SANTA ANA – Morrissey first sang the words “Take me out tonight, where there’s music and there’s people and they’re young and alive” over 30 years ago, but none of the words lost their fervor on the first night of the Observatory’s When We Were Young festival.
The festival, which took place in Santa Ana on April 8 and 9, was aimed towards the young who have now grown old, but still spin their old records by bands like Taking Back Sunday, AFI and Morrissey, who headlined the first night of the festival.
The crowd sported an absurd amount of Morrissey super fans, most wearing shirts donning his face or long defunct band The Smiths.
Fans and married couple Angel and Mindy have been longtime Morrissey fans and came to the festival just for him.
“I’ve been listening to him since I was 11, I’m 39 now,” said Mindy.
However, a slew of old bands graced the stages, including newly reunited Pinback, Saves the Day and the second night headliner Descendants.
The crowd at the festival ranged from middle-aged dads busting out their old band shirts that barely fit to young teenagers who had just discovered the magic of pop-punk.
One of those pop-punk bands, Saves the Day, who released their first album in 1998, drew one of the largest crowds that weekend.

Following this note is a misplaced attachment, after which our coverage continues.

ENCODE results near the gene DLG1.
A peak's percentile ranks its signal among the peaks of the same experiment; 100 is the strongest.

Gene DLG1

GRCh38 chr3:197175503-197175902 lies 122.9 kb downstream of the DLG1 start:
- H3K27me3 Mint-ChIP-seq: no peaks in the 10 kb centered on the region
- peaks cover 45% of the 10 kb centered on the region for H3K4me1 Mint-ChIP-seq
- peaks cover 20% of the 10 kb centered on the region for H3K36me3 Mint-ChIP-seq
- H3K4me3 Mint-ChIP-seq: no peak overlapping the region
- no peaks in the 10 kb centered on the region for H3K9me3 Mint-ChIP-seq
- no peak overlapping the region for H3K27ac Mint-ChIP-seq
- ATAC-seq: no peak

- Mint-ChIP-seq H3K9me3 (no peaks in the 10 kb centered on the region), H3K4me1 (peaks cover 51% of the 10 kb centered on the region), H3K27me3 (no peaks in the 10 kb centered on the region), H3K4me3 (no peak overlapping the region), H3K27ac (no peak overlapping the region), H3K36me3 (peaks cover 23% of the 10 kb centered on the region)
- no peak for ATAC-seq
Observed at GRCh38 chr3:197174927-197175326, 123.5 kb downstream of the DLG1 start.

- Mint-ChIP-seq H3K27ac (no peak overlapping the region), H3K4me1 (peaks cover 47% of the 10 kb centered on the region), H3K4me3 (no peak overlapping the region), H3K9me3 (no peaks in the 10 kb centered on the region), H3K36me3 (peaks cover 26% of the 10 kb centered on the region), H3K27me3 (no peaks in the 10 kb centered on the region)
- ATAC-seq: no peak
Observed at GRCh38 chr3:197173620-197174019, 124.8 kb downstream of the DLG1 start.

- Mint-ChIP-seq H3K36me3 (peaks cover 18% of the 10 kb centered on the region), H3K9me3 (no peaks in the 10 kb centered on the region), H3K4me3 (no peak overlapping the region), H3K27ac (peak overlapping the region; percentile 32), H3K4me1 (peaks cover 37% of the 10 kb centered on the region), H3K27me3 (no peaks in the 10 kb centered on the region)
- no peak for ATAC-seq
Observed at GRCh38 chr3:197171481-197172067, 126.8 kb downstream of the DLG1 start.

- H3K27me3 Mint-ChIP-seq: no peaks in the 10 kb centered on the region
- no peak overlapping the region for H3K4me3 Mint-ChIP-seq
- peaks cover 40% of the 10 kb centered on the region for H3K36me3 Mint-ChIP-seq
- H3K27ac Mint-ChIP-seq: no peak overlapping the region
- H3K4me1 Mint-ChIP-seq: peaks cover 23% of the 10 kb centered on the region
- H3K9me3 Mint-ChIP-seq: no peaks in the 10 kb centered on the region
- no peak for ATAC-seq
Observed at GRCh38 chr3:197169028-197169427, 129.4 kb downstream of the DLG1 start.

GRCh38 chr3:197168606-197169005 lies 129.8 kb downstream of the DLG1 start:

“Saves the Day were super emo. It was what me and all my friends used to listen to,” said Carlos, who now works with electric motors.
“It just brought back a lot of feelings. Like, wow, I used to grow up listening to this,” said Melissa, who attended the concert with her boyfriend Carlos.
The nostalgia factor of the festival did not end with the fans. The Get Up Kids, who became a cult-fan favorite in the nineties, played early the first day of the festival.
“This song is 21-years-old,” said lead singer Matt Pryor as he introduced the next song in their set. “They should call this the now that we’re old fest, or the when we were skinny fest,” he jested.
Nostalgia has been a major market in recent years, with older bands touring old albums fans still clamor over, but it is a win-win situation. Fans get to relive their fond, long-gone youth and bands get to form an entire, financially beneficial tour off of it.
Even without a band’s physical presence, they remained a looming presence over the festival. Inside the Let’s Dance DJ Room, vinyl-tribute sets for enduring bands like The Cure, Mexican superstar Selena and recently passed David Bowie spun all weekend long.
Old punk legends had their day as well. Mike Watt of The Stooges and Minutemen played the Observatory at the Mars stage.
Quivering, shaking, and contorting his mouth while strumming his bass guitar, Watt preached to a large choir of lifelong fans.
Modern band Joyce Manor played the festival as well, but could not hold back their excitement over older band AFI who were also on the lineup.
“Anyone excited to see AFI?” lead singer Barry Johnson asked. “Me too,” he said after a lively cheer from the crowd.
As the sun faded and Morrissey emerged on stage, lights beaming on the crowd, no one looked any younger or older than each other. Rather, they all looked the same as they cheered and cried when Morrissey sang those old, fond lyrics: “Take me out tonight, because I want to see people and I want to see lights.”
Morrissey’s wish came true, and his nostalgic fans could not have been happier to see it.